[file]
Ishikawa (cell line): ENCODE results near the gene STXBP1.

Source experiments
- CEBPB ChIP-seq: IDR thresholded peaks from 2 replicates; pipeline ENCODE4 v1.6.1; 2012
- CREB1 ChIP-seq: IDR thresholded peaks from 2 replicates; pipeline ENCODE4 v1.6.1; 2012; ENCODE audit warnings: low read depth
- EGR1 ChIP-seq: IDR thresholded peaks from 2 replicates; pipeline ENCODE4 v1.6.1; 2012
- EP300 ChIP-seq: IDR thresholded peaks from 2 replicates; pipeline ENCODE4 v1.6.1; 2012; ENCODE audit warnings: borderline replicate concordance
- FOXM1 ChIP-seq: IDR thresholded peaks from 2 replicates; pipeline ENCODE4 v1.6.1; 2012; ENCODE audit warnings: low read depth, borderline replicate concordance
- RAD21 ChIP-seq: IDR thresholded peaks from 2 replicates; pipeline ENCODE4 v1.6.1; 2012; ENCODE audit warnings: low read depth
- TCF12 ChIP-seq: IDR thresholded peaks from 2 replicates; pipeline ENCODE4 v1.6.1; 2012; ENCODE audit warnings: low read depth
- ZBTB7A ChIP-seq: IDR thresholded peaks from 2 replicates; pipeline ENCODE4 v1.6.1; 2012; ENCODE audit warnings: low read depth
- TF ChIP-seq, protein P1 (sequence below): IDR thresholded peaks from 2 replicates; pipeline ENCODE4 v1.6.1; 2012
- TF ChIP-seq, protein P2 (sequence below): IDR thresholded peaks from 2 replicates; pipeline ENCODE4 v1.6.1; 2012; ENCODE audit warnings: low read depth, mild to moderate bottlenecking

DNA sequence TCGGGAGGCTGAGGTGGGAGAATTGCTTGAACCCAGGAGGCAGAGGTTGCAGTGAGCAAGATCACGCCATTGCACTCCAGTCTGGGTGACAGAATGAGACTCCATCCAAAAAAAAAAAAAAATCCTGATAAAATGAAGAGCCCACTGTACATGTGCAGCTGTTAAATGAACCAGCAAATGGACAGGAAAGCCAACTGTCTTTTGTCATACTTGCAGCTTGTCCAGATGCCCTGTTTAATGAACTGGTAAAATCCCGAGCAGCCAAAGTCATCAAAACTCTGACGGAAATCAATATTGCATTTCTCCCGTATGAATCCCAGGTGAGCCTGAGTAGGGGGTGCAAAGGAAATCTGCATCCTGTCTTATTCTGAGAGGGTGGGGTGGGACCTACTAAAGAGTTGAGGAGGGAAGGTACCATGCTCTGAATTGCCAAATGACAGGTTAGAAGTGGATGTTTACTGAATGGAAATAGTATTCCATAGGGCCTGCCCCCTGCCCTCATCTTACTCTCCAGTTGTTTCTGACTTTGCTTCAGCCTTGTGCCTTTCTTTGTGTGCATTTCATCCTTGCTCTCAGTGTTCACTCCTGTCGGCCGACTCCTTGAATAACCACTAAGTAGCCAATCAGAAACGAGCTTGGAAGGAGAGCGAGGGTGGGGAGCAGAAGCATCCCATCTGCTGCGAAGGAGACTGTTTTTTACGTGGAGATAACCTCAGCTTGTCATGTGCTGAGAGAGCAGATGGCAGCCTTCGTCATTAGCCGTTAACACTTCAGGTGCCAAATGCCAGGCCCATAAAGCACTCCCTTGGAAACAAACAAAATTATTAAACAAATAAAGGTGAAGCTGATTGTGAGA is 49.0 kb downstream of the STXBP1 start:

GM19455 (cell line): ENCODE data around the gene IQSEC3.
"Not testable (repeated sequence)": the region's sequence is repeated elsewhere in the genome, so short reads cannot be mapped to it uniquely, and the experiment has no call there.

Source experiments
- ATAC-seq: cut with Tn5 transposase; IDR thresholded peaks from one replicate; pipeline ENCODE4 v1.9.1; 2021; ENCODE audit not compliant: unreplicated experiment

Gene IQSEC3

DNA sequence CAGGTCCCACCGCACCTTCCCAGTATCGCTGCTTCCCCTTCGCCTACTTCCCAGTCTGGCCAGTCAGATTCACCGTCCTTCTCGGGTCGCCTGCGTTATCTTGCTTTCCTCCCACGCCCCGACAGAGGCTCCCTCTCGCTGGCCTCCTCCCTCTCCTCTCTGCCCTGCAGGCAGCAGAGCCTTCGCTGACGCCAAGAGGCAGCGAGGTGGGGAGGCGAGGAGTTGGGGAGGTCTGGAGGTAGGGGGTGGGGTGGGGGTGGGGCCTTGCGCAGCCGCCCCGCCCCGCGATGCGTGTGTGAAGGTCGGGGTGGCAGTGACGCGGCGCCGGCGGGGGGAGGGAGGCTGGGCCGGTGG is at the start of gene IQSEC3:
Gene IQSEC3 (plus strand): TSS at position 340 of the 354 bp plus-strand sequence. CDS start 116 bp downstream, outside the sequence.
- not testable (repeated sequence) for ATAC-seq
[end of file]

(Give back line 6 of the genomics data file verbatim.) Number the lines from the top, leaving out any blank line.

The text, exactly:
- EP300 ChIP-seq: IDR thresholded peaks from 2 replicates; pipeline ENCODE4 v1.6.1; 2012; ENCODE audit warnings: borderline replicate concordance